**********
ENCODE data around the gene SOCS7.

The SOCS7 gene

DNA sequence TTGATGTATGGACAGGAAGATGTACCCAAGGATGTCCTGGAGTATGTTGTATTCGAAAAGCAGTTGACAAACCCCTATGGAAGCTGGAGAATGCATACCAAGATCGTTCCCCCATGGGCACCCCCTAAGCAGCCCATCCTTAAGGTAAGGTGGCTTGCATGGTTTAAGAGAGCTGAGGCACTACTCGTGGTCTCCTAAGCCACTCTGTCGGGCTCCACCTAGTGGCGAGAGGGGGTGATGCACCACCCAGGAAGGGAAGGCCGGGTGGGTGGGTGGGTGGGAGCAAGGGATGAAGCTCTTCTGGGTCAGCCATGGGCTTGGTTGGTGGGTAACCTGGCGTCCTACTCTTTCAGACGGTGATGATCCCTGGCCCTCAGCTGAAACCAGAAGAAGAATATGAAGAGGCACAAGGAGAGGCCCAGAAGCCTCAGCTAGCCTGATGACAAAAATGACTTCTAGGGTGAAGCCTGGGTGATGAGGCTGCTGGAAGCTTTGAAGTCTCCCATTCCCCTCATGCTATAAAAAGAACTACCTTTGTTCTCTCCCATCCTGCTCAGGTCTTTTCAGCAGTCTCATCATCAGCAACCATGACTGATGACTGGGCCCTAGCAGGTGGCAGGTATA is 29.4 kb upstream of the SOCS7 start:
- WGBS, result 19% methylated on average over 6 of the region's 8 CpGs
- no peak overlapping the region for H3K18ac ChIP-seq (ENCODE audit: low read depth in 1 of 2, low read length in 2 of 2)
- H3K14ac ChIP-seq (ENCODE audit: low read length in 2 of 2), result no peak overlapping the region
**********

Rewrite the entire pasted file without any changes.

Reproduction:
ENCODE data around the gene SOCS7.

The SOCS7 gene

DNA sequence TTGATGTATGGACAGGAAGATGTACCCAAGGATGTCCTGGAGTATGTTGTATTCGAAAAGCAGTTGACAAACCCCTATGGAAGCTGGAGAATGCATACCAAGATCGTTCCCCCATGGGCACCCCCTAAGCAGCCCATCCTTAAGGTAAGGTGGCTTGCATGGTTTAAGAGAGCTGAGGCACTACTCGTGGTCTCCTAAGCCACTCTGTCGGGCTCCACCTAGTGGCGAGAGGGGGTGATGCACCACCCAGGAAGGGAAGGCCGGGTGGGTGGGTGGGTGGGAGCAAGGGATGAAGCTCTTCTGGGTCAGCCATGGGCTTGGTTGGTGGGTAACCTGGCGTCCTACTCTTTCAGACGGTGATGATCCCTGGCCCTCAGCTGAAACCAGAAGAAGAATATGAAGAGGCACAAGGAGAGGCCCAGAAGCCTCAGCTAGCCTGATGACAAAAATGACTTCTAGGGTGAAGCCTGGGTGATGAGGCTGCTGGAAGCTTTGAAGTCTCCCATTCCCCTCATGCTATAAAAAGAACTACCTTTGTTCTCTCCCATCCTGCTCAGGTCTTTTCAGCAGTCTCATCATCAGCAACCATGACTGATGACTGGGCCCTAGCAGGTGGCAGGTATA is 29.4 kb upstream of the SOCS7 start:
- WGBS, result 19% methylated on average over 6 of the region's 8 CpGs
- no peak overlapping the region for H3K18ac ChIP-seq (ENCODE audit: low read depth in 1 of 2, low read length in 2 of 2)
- H3K14ac ChIP-seq (ENCODE audit: low read length in 2 of 2), result no peak overlapping the region